Sinister War #2

Sinister War #2 Review

Sinister War #2

The first issue of Sinister War set up the latest Spider-Man event to be the endgame that Nick Spencer has built his entire run around. Kindred has set the stage for Peter Parker to face his toughest test to date as Spider-Man. The demonic villain did this by assembling every Spider-Man to work for him. With the odds stacked against him can Spider-Man survive the endgame Kindred has crafted all of his plans around? Let’s find out with Sinister War #2.

Writers: Nick Spencer and Ed Brisson

Artists: Mark Bagley, Diogenes Neves, Carlos Gomez, and Ze Carlos

Inkers: Andrew Hennessy, John Dell, Andy Owens, Carlos Gomez, and Ze Carlos

Colorist: Brian Reber

Story Rating: 1 Night Girls out of 10

Art Rating: 6 Night Girls out of 10

Overall Rating: 3.5 Night Girls out of 10

Synopsis: As the Sinister Six (Doctor Octopus, Max Dillon’s Electro, Sandman, Kraven the Hunter, Lizard, and somehow Mysterio, who “died” again in Amazing Spider-Man #71) stand in Kindred’s hideout Doctor Octopus is frustrated by having to work for Kindred.

Outside, Spider-Man is thrown through a gravestone. Foreigner, Jack O’Lantern, Chance, Taskmasker, and Black Ant continue the assault on Spider-Man. They are able to quickly get Spider-Man held down with Foreigner ready to shoot Spider-Man in the head.

Flashing back to sometime in the past, while they battled one another Taskmaster, Foreigner, and Chance are taken by Kindred’s demonic centipedes.

Back in the present The Superior Foes (Overdrive, Boomerang, Hydro-Man, Shocker, and Speed Demon) take Spider-Man with the intentions of being the ones to get credit for killing Spider-Man. Hydro-Man and Shocker do a combo attack that takes out Foreigner, Jack O’Lantern, Chance, Taskmasker, and Black Ant.

Flashing back to sometime in the past, as Overdrive recruits Boomerang to help him find Carlie Cooper Kindred’s demonic centipedes take Overdrive, Boomerang, Hydro-Man, Shocker, and Speed Demon outside the Bar With No Name.

Sinister War #2
Spider-Man is completely overwhelmed by all the villains he has faced in the past in Sinister War #2. Click for full page view.

Back in the present The Syndicate (Trapstr, White Rabbit, Beetle, Scorpia, Lady Octopus, and Francine Frye’s Electro) cause Overdrive to crash. The Syndicate then proceed to attack Spider-Man together. Spider-Man does his best to dodge all the attacks. Spider-Man is then suddenly stabbed from behind by Anastasia Kravinoff (the daughter of Sergei Kravinoff and Sasha Kravinoff).

Flashing back to earlier, The Syndicate talk about bringing Anastasia Kravinoff to their group. As they talk Kindred’s demonic centipedes take all The Syndicate members.

Moments after this the Superior Foes, The Syndicate, Foreigner, Jack O’Lantern, Chance, Taskmasker, and Black Ant all start fighting amongst themselves as they blame one another for being kidnapped.

Kindred shows up to reveal he is the one that kidnapped all the villains. Taskmaster tries to attack Kindred but he along with all the other villains suffer severe headaches.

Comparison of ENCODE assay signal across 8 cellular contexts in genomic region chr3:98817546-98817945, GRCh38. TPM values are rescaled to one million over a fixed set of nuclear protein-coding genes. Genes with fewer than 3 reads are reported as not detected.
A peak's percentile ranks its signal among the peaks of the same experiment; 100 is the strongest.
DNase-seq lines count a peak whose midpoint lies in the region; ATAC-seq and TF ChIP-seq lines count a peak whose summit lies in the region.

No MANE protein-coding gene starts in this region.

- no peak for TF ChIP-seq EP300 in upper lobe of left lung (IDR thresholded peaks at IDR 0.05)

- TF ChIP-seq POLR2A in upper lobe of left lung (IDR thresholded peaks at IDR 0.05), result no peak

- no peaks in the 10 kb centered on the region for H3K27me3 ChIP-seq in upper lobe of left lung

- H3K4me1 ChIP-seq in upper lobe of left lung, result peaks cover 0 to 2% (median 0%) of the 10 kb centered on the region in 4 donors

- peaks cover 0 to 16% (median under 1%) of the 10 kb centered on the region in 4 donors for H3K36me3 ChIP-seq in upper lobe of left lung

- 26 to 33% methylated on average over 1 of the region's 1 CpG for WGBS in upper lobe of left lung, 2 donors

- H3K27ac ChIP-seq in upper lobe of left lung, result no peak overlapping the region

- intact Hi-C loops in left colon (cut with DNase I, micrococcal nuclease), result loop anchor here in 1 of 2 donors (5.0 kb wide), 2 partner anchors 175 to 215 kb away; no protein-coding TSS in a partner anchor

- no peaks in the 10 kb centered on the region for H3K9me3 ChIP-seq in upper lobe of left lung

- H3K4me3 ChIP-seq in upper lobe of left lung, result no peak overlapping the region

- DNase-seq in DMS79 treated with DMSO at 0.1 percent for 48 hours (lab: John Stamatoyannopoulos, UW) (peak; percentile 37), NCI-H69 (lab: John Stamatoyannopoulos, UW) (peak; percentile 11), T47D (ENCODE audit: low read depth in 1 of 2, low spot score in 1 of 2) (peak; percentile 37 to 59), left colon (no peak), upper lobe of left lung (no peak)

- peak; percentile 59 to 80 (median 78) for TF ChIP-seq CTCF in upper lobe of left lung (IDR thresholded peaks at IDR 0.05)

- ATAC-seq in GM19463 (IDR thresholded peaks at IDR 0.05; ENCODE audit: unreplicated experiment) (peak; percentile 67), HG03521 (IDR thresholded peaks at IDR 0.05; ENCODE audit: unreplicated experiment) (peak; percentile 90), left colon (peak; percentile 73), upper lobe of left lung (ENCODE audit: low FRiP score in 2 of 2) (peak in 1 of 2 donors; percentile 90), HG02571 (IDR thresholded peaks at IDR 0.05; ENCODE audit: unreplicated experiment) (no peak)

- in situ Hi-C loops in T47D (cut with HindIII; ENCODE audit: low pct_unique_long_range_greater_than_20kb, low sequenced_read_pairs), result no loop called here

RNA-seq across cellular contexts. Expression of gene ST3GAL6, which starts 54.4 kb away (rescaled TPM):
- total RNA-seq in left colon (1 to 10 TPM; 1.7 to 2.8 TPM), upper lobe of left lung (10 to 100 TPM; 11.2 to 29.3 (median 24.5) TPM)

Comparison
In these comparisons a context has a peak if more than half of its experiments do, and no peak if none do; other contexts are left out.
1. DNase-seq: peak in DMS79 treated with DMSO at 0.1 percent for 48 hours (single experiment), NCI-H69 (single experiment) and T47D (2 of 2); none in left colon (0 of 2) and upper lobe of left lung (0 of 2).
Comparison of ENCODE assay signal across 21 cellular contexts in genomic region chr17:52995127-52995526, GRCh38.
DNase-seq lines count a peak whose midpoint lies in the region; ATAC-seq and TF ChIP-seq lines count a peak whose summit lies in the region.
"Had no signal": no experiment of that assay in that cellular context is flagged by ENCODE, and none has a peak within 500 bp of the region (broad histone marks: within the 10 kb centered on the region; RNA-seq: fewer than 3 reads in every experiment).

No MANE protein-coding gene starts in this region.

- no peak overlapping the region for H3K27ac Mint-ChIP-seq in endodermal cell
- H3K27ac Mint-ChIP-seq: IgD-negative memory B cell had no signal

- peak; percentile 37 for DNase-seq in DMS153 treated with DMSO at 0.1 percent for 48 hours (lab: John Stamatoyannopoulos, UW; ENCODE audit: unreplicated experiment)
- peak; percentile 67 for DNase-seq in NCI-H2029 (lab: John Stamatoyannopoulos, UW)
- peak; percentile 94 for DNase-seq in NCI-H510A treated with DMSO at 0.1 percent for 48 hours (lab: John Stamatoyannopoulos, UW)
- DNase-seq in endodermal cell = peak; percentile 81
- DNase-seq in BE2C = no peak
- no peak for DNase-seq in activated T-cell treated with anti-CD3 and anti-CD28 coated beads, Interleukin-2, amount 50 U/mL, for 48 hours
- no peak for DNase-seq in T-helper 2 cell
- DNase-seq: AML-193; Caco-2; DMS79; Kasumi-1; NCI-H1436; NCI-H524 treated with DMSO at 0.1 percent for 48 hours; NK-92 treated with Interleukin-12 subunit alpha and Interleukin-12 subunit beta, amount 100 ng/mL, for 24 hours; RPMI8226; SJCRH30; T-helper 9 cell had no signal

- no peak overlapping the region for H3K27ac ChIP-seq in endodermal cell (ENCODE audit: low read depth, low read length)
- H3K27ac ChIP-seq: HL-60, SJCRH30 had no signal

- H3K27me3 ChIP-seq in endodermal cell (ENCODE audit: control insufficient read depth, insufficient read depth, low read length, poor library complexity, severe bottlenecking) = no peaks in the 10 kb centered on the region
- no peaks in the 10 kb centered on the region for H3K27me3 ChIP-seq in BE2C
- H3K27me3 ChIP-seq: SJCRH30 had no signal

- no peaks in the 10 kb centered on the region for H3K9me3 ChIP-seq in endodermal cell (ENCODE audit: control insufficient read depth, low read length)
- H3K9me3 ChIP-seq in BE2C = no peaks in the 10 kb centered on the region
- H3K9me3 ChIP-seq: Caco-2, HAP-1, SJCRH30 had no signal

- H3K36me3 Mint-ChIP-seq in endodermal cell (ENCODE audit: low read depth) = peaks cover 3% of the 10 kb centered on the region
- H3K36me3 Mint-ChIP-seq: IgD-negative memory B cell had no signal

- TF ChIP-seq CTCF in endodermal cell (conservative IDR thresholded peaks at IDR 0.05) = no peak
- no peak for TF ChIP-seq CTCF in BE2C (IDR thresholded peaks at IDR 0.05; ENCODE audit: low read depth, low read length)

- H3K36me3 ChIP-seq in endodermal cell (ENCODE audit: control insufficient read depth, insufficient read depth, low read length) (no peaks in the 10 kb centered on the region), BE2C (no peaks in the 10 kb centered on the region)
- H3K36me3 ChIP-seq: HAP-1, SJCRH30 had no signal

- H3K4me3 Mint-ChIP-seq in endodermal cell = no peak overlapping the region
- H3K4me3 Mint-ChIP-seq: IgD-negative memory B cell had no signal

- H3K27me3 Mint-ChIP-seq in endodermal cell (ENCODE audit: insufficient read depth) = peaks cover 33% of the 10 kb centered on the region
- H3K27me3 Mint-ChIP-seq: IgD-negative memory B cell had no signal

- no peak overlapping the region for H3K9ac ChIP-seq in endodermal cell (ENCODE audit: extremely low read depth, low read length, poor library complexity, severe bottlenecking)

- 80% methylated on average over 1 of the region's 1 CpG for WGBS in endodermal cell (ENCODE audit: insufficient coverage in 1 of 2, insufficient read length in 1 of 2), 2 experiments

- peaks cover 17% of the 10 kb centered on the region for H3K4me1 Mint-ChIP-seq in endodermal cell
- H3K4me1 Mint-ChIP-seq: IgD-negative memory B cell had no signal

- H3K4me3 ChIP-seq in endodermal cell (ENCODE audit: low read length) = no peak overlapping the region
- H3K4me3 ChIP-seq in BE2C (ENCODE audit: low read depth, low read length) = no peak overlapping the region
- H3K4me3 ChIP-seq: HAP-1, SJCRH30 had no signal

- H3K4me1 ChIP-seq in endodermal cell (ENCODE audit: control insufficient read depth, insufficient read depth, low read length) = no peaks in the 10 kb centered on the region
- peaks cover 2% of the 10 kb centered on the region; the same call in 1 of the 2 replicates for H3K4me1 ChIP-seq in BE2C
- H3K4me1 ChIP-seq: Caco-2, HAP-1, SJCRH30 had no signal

Kindred reveals he implanted small demonic centipedes in all of the villains heads and he can order them to kill them at any moment he wishes. Kindred says that he can take the demonic centipedes out of their heads but they must help him punish Spider-Man for his sins by killing Spider-Man. Kindred says that the one who kills Spider-Man will become his lieutenant.

As he starts walking away Kindred finishes by saying if they don’t follow his order then he will find someone who can.

The Sinister Six and Savage Six are then shown charging towards Spider-Man’s location.

The Good: Unnecessary. That is the first word that came to mind each time I read Sinister War #2 before starting to write this review. This issue adds absolutely nothing to build excitement or interest in the latest big Spider-Man event.

The only positive I have towards Sinister War #2 is that at least the artwork is solid. While I am never a big fan of art-by-committee Mark Bagley, Diogenes Neves, Carlos Gomez, and Ze Carlos did a good job maintaining a sense of consistency for the look of this issue. The way the entire issue is done Bagley’s art style takes the lead, which is the right move since he drew the entire first issue of Sinister War #1. Inkers Andrew Hennessy, John Dell, Andy Owens, Gomez, and Carlos along with colorist Brian Reber deserve as much credit for the consistency in the artwork. They helped maintain a similar look so that the focus can be on the chaotic action Spider-Man was in the middle of.

The Bad: Reading Sinister War #2 the first time I got to the end thinking that Nick Spencer and Mark Bagley worked on the entire issue like the first issue. With that in mind I felt in that first read through that the entire issue was rushing to get to the final page no matter how much actual plot progression is made. It wasn’t until I went to the credits when working on this review that I noticed the movie end credit-like list for the creative staff that it all clicked that Sinister War is a completely rushed event. The only thing that matters is getting things over with so we can get to the new creative direction for Spider-Man.